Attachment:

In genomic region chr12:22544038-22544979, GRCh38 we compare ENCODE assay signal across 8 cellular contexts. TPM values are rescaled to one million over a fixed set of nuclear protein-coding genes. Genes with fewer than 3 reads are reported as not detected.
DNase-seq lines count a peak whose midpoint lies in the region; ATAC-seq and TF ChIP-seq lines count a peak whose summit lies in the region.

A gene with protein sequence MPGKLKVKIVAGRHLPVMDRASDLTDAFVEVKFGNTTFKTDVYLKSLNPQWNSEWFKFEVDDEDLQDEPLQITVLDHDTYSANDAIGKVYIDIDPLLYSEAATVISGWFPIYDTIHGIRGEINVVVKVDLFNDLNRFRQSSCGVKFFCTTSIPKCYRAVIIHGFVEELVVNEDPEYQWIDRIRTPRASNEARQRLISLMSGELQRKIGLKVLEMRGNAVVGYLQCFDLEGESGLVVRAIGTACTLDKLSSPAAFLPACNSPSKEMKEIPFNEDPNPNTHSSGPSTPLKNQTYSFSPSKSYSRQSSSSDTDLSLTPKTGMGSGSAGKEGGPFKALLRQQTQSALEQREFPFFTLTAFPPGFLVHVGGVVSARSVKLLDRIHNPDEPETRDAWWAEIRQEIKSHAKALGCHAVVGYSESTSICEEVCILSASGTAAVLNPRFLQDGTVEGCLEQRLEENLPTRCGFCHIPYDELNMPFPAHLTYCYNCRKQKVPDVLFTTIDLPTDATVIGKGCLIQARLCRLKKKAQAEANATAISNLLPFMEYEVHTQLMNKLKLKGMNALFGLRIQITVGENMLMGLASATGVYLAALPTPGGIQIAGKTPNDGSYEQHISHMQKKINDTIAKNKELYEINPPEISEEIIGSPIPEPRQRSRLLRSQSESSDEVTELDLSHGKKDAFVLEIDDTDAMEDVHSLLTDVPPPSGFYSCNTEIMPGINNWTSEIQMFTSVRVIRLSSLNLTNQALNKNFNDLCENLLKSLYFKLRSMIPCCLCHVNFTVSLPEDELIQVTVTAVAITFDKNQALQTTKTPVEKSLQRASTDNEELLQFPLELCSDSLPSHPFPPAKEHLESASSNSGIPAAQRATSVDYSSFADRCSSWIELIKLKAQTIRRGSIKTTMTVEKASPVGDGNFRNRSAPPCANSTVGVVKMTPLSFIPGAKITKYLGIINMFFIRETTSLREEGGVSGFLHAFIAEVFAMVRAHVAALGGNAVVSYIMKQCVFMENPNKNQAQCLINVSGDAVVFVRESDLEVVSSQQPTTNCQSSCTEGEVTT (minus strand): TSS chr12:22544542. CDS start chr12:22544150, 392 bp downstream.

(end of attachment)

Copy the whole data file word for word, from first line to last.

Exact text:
In genomic region chr12:22544038-22544979, GRCh38 we compare ENCODE assay signal across 8 cellular contexts. TPM values are rescaled to one million over a fixed set of nuclear protein-coding genes. Genes with fewer than 3 reads are reported as not detected.
DNase-seq lines count a peak whose midpoint lies in the region; ATAC-seq and TF ChIP-seq lines count a peak whose summit lies in the region.

A gene with protein sequence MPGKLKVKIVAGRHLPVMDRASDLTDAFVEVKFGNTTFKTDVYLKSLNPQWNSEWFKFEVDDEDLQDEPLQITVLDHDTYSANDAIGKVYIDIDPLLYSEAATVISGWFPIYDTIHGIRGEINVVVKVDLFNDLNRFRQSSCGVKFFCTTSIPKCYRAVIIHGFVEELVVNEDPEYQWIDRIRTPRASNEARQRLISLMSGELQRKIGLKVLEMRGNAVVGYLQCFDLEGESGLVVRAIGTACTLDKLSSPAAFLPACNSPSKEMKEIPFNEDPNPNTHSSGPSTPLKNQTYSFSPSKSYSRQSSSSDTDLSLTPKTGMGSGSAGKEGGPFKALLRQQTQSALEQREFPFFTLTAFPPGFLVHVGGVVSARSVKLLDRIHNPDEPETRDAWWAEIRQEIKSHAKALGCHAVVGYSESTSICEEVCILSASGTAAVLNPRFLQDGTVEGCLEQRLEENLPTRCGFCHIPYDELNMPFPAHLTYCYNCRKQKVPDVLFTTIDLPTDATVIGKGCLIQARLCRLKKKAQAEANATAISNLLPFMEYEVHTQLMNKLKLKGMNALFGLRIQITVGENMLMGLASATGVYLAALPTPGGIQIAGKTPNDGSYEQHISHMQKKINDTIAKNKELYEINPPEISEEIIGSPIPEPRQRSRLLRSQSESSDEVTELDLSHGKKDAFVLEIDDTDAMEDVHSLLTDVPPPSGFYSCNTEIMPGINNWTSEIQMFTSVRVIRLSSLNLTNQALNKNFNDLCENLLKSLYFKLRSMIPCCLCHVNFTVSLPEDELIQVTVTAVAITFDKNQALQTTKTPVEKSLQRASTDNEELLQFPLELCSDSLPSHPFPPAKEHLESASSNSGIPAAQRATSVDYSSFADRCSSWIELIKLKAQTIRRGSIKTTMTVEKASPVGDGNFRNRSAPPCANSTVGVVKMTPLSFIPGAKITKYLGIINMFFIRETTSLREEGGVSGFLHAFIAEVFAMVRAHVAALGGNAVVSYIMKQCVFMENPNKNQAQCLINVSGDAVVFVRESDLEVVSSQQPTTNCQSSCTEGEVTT (minus strand): TSS chr12:22544542. CDS start chr12:22544150, 392 bp downstream.